So you see, malls are a necessary part of life for me - and not just because they offer many fine ways for me to engage my shopping hobby. Still, I was distressed to learn that someone is mounting a plan to build a strip mall near our library. Who cares that he might put in a Starbucks that might open in time for me to get coffee before the train (the mall one isn't open until 7:30)? It would screw up traffic. It would draw even more people to this end of town, driving at top speed around our badly paved roads in search of a "shortcut". Plus, there's already a dreary strip mall around the corner from the proposed new location - if they want to add shops, they should clean up the one we already have.

Chris bored himself silly at the Township Planning Board meeting tonight (possibly out of a sense of civic duty but probably because he was shocked that I'd oppose a mall), to hear the real story. At the meeting, he was accused of being a reporter, a sycophant, and a mole planted in support of one of the lawyers (an accusation immediately declaimed by the lawyer). Toward the end of the meeting, after everyone else not seated on the plinth or attempting to win favor from those on high had left and it was readily apparent that nothing of substance would actually come out of the meeting, Chris was asked to ring in on the matters at hand...which had come down to the particulars of a Township Zoning Ordinance. Caught a bit off guard, he introduced himself as a concerned resident of the Township and gave a brief summary of his thoughts, which can be roughly translated to, "Since this is the only property in the Township of this Zoning Classification, and there is a proposal out to re-zone this property, it is a waste of all your time to argue over how to rewrite the ordinance of the current Zoning Classification." He did not add, "And my wife, Queen of All, thinks the strip mall idea is ludicrous," which I would have put in on my own behalf if I'd been the one to go to the meeting. Then again, he had that whole flatterer image to keep up...

17 September 2006

Second Grade Speed Dating

The assignment is to write a biography of the person who sits next to you in class. Directions are given in three parts; write a list of interview questions, conduct a telephone interview, construct an article about your classmate that will serve to introduce her to the rest of the class. It's a neat way of getting to know the other kids and a creative way of introducing multi-part research assignments. Here's Ross, having done his list of questions, making the interview call:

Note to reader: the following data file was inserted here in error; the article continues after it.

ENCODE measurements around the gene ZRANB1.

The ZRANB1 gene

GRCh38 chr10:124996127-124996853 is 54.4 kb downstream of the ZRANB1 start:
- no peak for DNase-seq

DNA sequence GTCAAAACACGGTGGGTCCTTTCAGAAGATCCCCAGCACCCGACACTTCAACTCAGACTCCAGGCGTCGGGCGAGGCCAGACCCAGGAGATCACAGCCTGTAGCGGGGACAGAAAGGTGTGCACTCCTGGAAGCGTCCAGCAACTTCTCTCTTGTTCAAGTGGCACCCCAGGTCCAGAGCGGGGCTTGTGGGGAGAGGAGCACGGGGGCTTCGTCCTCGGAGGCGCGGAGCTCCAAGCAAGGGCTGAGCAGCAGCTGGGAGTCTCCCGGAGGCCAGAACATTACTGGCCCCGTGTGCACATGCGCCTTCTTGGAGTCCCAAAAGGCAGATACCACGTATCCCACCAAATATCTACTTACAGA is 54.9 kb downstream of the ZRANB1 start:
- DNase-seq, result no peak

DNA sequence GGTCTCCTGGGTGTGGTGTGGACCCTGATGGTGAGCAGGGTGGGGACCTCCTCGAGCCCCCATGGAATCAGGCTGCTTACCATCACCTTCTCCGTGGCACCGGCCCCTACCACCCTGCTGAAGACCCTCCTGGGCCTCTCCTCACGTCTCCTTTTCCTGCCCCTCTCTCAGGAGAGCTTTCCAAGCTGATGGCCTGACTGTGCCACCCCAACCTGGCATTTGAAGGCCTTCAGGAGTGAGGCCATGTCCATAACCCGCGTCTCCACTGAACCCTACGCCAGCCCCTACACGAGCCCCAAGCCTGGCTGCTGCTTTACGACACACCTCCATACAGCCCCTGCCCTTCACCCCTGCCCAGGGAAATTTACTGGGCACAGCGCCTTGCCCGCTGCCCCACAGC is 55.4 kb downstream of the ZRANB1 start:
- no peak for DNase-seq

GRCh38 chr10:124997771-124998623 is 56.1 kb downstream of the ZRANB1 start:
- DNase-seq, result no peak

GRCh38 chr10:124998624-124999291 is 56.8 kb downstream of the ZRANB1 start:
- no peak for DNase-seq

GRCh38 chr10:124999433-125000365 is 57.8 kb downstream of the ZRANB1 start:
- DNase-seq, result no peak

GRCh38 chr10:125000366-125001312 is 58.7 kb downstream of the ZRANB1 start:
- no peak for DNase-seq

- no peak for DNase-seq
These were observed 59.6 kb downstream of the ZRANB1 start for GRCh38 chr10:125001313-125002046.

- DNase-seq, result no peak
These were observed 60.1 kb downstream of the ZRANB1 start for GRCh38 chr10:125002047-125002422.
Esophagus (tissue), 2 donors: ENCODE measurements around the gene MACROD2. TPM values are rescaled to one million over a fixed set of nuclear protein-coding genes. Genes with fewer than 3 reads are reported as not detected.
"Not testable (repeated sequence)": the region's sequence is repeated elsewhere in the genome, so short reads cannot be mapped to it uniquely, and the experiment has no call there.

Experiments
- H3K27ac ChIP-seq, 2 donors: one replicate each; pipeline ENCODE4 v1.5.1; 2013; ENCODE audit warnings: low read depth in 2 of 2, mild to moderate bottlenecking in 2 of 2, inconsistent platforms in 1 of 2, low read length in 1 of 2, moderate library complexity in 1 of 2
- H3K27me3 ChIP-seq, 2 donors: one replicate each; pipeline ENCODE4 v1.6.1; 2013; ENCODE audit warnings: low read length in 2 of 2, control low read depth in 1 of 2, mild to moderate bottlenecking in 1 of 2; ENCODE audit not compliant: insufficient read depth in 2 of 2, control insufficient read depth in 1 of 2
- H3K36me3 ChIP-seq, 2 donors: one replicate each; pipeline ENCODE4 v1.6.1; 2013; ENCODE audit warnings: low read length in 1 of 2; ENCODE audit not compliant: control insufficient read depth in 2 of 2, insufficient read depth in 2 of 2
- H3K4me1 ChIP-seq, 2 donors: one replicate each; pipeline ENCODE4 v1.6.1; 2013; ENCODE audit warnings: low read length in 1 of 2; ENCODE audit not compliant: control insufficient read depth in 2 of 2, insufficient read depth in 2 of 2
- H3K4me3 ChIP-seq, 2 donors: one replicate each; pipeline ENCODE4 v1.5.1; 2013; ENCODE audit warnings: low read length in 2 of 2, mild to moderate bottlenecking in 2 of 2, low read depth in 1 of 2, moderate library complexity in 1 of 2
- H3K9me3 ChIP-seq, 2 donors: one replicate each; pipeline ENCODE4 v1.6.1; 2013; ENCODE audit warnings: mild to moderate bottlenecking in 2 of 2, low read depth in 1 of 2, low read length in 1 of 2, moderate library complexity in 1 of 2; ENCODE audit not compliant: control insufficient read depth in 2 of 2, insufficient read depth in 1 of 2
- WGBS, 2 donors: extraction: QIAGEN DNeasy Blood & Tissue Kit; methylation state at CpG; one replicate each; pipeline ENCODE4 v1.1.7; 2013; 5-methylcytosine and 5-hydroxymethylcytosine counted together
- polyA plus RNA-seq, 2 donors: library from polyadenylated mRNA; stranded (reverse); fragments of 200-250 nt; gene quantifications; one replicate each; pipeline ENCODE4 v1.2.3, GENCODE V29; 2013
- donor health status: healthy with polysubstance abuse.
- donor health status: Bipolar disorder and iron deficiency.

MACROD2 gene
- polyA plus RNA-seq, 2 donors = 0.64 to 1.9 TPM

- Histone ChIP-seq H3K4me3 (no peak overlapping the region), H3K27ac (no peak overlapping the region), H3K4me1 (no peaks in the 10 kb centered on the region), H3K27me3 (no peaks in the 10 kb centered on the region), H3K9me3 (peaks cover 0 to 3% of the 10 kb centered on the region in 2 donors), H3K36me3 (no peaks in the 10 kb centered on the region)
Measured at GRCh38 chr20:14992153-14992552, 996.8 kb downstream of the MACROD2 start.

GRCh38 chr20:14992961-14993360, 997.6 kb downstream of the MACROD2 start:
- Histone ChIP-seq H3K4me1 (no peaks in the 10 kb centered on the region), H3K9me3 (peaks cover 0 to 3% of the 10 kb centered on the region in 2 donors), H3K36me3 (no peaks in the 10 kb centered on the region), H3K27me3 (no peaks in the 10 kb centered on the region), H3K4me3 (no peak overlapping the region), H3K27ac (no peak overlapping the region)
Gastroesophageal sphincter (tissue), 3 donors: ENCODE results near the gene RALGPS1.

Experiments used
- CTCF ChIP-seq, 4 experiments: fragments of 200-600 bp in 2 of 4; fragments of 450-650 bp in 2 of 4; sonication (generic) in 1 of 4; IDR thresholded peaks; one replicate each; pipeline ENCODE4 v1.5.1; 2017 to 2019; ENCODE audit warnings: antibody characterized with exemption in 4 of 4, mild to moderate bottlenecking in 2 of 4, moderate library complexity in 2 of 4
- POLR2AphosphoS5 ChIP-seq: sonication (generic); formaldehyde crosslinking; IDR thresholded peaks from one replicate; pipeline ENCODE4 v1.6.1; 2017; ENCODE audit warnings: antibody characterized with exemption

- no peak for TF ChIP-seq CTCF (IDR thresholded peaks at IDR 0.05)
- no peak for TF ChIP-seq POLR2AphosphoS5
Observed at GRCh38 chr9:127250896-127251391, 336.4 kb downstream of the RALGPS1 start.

She likes karate, art and music, has three siblings and likes to vacation in Florida, Texas, and Mexico. Her favorite food is macaroni. He likes hockey and gym, has one brother, was born on Groundhog Day and likes to eat spinach. From our end of the call, it sounded just like a speed date.

15 September 2006

More on Food

After a day full of dreary rain, the neighborhood kids gathered for a twilight romp session before dinner, yelling through the yards as they ran out the energy they'd not used all day. Nothing would get them into the house for dinner, until Chris thought of broadcasting the menu to the yard. Two quick rings of the cow bell on our porch and "WILD MUSHROOM RISOTTO" boomed through the woods.

A small, blonde head appeared from nowhere. "My favorite wild mushroom risotto? The one what has the rice? And the wild mushrooms?" Lars was in. Ross allowed himself to be herded when I offered to let him set the table with good china. My kids are weird but wonderful and dinner was fabulous.


Burns in our house are treats, not tragedies. Burns, as applied here, mean food that's been cooked just a little too long. Carmelized bits of lemony garlic from the bottom of a roasting pan, crisped edges of cookies, golden cheese on oven toast. Burns are sought after and relished most by Lars, who will offer up great behavior on the hope of an overdone cookie. Clearly, he is related to my mother who taught me to automatically add ten minutes to cookie baking times and who owns a toaster oven just so she can finish off brownies right before eating them.

13 September 2006

Ankle week

At the end of June, Ross had a funky rash on one leg. As we were bound for a week on the left coast, we got him in to the doc right away in case he had something horrible that would prevent him (or us) from having a good time on vacation. The doctor examined the leg with interest but came up blank on what it might be. We were told to watch it for a few days and bring him back in if it spread or just wouldn't go away. When I said we were getting on a plane the next day, we got a tube of antiviral cream and told to keep all the spots covered. Armed with a box of band-aids and the cream, we took off. I made Ross wear pants to fly, as I worried they'd keep him off the plane fearing contagion if they saw 23 band-aids all over his legs. By the time we got to the hotel that night, we were up to 34. Ack! We found a drug store and stocked up on large bandaids for mass coverage and gauze & tape for the night. Even though it didn't seem to make a difference at all, we creamed and covered with vigilance and waited for his legs to recover or fall off. Nothing happened for days...and then he scabbed breifly and then it was over. Weird.